Entering the woods our first discovery was several Cranefly Orchids (Tipularia discolor) in full bloom and beautifully illuminated by a beam of sunlight. Everyone got a good look at the nectar spur on each flower. This spur can be very long, in some cases it is longer that the diameter of the flower itself. It produces and holds the nectar that is the attractant/reward for pollinators. The chief pollinator is a small moth. To get to the nectar at the bottom of the spur it must push its face into the flower, coming in contact with the pollen sacs in the flower proper. These little bags of pollen are glued to the moth's eye and then transferred to the stigma of the next flower it visits. Nature can be weird!
Mushrooms were in abundance due to the continuing rain this year. We are still seeing Chanterelles, Turkeytails and Coral mushrooms. New, to us today, were the fascinating Earthstars, a type of puffball. They resemble an acorn surrounded by what looks like a lighter colored jester's collar shaped like a star. The central "acorn" is really a thin-walled spore chamber. When a drop of water hits it a puff of spores is expelled from the central opening. Some of us had fun poking this delicate structure and being rewarded by a tiny spurt of dust.
There were also several other kinds of unidentifiable (by us) mushrooms, as usual.
Gary brought some specimens of Cinnabar Chanterelles to show us. They are really tiny, much smaller than the comparatively huge Chanterelles that we see in the woods here. They are so small that Gary mentioned that they are not worth gathering, even if they are edible. In a previous report I misidentified the larger, orange colored Chanterelles we saw all over the woods as Cinnabar Chanterelles. Mea culpa!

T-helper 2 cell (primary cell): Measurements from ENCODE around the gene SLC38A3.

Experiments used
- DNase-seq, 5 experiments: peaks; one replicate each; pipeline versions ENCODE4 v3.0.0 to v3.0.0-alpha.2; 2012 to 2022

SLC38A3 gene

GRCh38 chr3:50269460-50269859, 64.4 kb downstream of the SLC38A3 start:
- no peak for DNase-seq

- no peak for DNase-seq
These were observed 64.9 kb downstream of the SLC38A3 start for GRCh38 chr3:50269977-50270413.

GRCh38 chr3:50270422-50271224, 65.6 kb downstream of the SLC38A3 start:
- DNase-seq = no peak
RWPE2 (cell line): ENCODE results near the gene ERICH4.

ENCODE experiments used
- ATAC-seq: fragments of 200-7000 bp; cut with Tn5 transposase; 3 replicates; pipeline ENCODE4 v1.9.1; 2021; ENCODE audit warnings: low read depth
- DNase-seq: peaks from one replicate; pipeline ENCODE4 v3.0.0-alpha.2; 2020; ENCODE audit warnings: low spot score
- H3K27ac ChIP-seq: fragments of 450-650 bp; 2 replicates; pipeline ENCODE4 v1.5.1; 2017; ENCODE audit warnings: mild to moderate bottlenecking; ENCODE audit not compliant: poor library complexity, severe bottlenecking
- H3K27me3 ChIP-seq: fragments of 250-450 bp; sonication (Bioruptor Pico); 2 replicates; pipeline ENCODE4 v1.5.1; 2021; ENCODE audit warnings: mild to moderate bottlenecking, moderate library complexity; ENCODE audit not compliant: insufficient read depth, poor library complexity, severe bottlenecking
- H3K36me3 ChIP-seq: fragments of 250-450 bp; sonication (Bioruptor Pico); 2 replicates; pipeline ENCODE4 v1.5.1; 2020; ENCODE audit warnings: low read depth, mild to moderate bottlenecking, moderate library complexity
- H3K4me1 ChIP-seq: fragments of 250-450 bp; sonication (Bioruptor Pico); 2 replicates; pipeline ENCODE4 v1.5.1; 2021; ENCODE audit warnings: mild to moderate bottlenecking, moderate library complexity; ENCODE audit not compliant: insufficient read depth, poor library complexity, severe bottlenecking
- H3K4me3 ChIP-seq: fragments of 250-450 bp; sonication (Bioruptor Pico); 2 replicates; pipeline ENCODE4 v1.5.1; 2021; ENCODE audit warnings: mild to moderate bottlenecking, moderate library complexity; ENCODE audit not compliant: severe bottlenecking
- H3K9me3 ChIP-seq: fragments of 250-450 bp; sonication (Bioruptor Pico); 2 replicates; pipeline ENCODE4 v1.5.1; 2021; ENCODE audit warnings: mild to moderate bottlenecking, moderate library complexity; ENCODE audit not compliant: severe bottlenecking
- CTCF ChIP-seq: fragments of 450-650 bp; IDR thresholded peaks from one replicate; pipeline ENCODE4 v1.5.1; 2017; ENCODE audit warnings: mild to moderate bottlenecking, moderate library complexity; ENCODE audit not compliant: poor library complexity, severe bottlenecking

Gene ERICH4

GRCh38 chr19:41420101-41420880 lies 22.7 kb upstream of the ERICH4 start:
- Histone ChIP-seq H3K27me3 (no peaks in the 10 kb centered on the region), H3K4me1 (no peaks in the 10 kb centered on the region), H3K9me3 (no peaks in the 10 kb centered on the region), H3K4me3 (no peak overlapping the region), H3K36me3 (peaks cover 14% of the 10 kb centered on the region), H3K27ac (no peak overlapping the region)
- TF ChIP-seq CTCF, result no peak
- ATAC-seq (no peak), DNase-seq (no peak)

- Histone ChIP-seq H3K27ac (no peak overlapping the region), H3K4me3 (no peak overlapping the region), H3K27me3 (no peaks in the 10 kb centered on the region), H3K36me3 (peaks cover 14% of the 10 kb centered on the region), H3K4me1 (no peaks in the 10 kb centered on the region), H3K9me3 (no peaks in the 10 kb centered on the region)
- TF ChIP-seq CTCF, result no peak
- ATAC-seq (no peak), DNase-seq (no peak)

Hugh pointed out a tree with many patches of Common Script lichen (Graphis scripta). It's always fun to examine these with a hand lens and try to decipher the message.
A yellowish bolete mushroom was identified by Hugh as Ornate-stalked Bolete (Boletus ornatipes).
We stumbled across an American Beech with one branch covered with a huge number of Beech Blight Aphids (Grylloprociphilus imbricator). We have seen this insect previously and it's always fun to watch them do the "boogie woogie" on their branch. You can find more information and short video at http://en.wikipedia.org/wiki/Beech_blight_aphid
Another good find was an unusual plant that we first thought was Indian Pipe (Monotropa uniflora), but on reflection, now think was Pinesap (Hypopitys monotropa). The plant was pale white like Indian Pipe, but had two flowers on a single stem. Indian Pipe is supposed to have only a single flower per stem. Whatever name is applied the plant is interesting -- it's a parasite feeding off a mycorrhizal fungus that is in a mutualistic relationship with the roots of another plant. The parasitic mode of life is reflected in the lack of chlorophyll in its tissues.
Hugh located a single individual of Flowering Spurge (Euphorbia corollata) -- it has a tiny white flower.
On the way back we stopped to look at the developing inflorescence of Winged Sumac (Rhus copallina), and the still-blooming Wild Petunia (Ruellia caroliniensis).
Finally it was back to Donderos' and relaxing conversation. Another great walk with wonderful companions.